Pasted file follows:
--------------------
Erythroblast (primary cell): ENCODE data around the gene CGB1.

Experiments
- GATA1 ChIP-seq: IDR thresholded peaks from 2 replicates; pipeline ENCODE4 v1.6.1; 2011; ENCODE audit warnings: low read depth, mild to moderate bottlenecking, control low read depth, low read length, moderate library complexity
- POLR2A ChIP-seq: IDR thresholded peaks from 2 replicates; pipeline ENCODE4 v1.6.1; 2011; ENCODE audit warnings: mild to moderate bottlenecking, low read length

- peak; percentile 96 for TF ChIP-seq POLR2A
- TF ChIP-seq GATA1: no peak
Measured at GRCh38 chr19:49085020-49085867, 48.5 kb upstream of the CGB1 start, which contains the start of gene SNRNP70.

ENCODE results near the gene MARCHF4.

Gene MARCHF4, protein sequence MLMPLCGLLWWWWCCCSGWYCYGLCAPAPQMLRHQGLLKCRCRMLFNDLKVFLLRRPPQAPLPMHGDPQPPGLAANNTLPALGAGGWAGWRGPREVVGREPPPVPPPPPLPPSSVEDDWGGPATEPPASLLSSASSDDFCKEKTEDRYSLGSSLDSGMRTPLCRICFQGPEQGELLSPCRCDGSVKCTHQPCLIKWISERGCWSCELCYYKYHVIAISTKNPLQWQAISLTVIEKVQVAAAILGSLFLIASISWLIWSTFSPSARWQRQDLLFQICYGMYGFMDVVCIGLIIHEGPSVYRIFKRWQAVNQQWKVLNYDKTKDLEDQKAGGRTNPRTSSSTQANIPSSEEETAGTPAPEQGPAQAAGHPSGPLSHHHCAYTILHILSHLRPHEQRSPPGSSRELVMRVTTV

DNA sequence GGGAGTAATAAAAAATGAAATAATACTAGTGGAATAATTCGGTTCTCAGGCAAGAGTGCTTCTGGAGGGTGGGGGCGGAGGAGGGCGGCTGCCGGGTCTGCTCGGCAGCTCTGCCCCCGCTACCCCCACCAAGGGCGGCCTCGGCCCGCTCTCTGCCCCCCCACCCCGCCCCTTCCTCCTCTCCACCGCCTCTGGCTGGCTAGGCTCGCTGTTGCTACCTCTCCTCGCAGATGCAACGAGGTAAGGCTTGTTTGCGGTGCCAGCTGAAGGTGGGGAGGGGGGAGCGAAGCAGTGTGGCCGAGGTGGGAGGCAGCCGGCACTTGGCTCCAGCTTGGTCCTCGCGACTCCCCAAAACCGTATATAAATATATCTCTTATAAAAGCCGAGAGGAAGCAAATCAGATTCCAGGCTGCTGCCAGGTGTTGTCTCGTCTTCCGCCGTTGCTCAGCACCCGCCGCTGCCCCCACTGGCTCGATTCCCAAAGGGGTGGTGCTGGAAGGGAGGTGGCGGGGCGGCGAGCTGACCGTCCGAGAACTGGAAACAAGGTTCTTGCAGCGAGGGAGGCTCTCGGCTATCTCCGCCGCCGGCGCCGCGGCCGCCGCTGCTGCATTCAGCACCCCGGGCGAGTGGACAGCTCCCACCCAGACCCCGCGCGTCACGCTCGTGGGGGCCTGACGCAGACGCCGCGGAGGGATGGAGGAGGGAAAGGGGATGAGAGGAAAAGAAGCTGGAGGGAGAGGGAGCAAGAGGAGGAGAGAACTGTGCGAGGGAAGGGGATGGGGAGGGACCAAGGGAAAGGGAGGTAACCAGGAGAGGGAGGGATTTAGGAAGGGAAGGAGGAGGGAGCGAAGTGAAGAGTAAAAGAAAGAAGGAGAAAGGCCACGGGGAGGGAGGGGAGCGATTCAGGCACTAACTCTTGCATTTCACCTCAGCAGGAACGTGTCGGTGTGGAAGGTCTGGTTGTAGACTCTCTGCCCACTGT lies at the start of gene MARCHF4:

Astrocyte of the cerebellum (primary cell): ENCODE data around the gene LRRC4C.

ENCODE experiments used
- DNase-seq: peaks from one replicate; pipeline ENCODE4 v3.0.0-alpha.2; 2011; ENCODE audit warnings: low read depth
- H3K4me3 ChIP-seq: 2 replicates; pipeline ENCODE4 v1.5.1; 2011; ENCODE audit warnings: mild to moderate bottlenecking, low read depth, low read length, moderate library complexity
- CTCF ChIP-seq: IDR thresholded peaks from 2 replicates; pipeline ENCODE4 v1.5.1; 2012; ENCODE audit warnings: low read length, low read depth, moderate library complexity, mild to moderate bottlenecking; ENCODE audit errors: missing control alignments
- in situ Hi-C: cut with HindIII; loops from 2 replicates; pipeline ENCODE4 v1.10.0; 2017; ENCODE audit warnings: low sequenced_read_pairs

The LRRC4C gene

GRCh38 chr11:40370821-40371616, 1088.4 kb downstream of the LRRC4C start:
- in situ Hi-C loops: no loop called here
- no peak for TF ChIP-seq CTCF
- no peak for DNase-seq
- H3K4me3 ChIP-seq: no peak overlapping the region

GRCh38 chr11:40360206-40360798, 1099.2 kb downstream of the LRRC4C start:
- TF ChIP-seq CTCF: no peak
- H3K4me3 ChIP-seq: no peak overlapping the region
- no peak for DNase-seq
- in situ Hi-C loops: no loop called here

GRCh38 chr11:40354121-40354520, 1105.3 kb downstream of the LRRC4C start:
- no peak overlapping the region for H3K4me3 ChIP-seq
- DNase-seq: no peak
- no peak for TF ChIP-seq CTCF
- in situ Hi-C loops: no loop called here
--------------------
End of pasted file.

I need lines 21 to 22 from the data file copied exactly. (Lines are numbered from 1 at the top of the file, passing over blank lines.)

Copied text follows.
- no peak for DNase-seq
- H3K4me3 ChIP-seq: no peak overlapping the region